Volvo CEO: ‘We don’t withdraw from Polestar entirely’

A few months ago, Volvo Cars announced that it would withdraw its interests in its sister company, Polestar. Today, Volvo confirms that it won’t be the major investor in Polestar anymore, but a total withdrawal seems out of the question.

In an interview with the German newspaper Handelsblatt, Volvo CEO Jim Rowan (59) declared: “We will stay involved in Polestar, but our shareholder’s stake (currently 48%) will presumably be reduced. By how much and how we will proceed, I can’t explain yet, but we will continue to be involved with Polestar.”

Rowan will also stay on the Polestar board: ” I have no plans to alter this in the near future,” he said. In addition to Rowan, his predecessor at Volvo, Hakan Samuelsson, and former Volvo CFO Carla De Geyseleer are also board members. Samuelsson even presides the board.

On their own, but interlinked

When Polestar started in 2017 as a more sporty and fully electric sister company of Volvo, Volvo’s technical know-how and experience were of prime importance to the newcomer. Meanwhile, Polestar now has three different cars in the offering (and others will come), and it has also become a competitor for the Swedes. “From now on, we have to concentrate on our own journey again,” Rowan summarizes the situation.

But to be on their own (both under the Geely umbrella) doesn’t mean there’s no place for collaboration and synergies. At the moment, Volbo builds, for example, Polestar 2 and 3 also in its factories in China and the USA. Many parts and technologies of the Polestar 3 and the coming Volvo EX90 are also common.

The new Polestar 3 electric SUV and the Volvo EX90 have many technical details in common /Polestar

Halved targets

Meanwhile, Polestar is also suffering from a slower demand for EVs worldwide. In 2023, the company had to readjust its sales targets several times, and it delivered only 54,600 cars in 2023 instead of the originally targeted 80,000.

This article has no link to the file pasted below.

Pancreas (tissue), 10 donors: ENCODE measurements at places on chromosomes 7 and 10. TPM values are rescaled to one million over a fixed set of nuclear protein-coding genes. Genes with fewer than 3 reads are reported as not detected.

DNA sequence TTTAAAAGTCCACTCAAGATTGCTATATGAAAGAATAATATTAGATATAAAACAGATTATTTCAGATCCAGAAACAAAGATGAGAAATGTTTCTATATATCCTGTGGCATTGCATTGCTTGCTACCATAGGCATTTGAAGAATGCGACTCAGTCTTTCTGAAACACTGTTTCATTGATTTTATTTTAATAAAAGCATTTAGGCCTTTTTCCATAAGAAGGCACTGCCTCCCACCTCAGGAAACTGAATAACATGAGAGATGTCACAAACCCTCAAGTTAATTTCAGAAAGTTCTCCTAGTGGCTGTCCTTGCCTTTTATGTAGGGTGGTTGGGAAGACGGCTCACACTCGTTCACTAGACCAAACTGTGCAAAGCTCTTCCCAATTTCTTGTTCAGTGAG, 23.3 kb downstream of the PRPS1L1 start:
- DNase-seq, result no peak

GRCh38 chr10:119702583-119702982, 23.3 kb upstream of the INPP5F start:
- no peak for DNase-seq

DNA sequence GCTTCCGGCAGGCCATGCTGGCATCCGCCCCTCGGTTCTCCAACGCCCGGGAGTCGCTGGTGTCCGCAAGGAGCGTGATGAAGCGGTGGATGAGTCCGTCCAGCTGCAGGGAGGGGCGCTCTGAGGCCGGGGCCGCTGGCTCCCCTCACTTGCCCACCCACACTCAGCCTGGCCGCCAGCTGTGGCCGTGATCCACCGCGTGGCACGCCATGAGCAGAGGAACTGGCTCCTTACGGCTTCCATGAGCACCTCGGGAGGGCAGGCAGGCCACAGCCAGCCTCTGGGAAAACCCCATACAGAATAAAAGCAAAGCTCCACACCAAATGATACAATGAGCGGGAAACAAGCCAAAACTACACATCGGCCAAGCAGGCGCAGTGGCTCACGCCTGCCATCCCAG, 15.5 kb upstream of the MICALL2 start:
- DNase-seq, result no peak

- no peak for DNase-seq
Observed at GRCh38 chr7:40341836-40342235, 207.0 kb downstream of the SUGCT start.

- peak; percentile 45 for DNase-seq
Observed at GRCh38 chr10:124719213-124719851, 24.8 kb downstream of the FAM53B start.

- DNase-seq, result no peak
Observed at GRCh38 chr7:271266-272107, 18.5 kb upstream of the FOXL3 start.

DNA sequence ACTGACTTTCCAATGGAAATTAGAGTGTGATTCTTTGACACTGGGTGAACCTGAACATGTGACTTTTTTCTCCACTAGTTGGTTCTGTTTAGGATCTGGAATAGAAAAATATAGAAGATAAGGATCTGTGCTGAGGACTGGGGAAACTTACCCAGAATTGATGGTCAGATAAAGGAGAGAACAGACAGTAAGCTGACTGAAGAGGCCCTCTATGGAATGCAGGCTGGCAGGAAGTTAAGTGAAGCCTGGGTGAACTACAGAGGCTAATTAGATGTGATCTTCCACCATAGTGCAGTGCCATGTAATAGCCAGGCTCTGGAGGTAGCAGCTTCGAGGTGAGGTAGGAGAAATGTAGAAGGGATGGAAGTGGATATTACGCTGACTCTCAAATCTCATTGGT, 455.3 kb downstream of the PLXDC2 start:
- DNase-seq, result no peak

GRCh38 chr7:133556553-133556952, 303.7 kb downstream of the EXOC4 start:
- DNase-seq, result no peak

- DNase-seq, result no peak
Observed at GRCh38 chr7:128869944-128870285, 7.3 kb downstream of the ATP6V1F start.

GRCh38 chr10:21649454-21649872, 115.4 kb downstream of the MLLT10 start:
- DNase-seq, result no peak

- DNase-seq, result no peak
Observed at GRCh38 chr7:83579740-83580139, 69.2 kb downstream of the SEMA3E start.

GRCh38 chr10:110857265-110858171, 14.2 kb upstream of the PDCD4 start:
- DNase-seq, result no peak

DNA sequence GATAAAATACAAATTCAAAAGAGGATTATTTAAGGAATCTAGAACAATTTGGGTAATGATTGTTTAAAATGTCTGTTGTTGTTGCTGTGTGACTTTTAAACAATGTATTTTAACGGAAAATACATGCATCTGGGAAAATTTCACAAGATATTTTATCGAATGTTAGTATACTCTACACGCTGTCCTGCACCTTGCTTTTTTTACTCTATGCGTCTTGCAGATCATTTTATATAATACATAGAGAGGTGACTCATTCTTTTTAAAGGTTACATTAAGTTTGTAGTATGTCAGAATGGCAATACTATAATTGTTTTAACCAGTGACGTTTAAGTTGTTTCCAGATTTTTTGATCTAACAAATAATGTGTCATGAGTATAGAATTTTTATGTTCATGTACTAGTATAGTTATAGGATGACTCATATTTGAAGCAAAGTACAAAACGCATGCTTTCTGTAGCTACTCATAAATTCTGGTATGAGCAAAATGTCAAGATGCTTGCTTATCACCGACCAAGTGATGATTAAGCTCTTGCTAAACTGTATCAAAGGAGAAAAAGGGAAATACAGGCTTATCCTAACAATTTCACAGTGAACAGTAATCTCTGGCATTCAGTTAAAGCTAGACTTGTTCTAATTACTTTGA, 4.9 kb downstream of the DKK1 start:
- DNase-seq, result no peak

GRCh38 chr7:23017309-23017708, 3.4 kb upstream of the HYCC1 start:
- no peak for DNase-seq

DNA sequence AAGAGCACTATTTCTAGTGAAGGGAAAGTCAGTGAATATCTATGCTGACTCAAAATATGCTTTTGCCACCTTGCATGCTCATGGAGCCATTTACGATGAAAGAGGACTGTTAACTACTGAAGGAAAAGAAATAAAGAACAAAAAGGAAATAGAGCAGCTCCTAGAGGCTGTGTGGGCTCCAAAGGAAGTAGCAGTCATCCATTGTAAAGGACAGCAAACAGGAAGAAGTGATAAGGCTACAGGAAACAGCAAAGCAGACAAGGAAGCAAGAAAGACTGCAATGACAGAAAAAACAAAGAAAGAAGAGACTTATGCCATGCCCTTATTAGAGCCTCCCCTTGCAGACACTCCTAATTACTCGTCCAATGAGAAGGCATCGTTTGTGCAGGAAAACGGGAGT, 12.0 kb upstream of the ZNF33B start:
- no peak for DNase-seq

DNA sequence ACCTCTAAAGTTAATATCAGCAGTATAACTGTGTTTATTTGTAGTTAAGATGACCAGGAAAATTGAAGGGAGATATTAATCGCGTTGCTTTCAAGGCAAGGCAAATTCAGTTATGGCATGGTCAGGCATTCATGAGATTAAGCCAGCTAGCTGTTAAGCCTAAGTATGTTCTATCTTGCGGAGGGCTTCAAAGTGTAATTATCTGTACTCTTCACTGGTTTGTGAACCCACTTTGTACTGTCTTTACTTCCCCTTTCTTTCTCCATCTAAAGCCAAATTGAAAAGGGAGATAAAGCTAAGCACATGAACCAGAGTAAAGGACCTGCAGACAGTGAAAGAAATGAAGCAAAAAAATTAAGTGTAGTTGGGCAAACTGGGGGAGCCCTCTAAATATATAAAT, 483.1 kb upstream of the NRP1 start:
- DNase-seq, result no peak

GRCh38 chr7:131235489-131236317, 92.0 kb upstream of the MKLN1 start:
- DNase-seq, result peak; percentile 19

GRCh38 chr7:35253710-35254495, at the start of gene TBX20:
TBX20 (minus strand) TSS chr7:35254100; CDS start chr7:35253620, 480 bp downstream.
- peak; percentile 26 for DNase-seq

Polestar CEO Thomas Ingenlath talked about producing 290,000 Polestars in 2025 a while ago; now, he has reduced this to a much more humble 155,000 to 165,000 units. To cut costs, he was obliged to lay off 15% of his workforce, and he is duly in search of € 1.2 billion to be able to continue business.

Since the brand’s IPO in June 2022, it has lost some 80% of its value on the American Nasdaq. Nevertheless, Ingenlath has confidence that he will succeed, saying that talks for new investments are very positive and coming to their (positive) end. Of course, there’s also the Geely Group, of which financial experts don’t expect that it will let down its subsidiary.

Volvo recovers

The losses of Polestar, of course, also influenced the Volvo figures. Profit decreased by 17% last year to € 1.25 billion despite increased sales. If one takes the financial Volvo commitment in Polestar out of the equation, the profit would have been at an all-time high at € 2.27 billion.

Volvo’s partial withdrawal from Polestar can really be seen as a liberation. Since the beginning of February, Volvo’s share value has recovered by 25% after a record downward slide. Meanwhile, mother company Geely has declared that it doesn’t have to sell Volvo shares to compensate for the withdrawal of Volvo from Polestar. The Geely holding of Chinese billionaire Li Shufu owns 80% of Volvo Cars.


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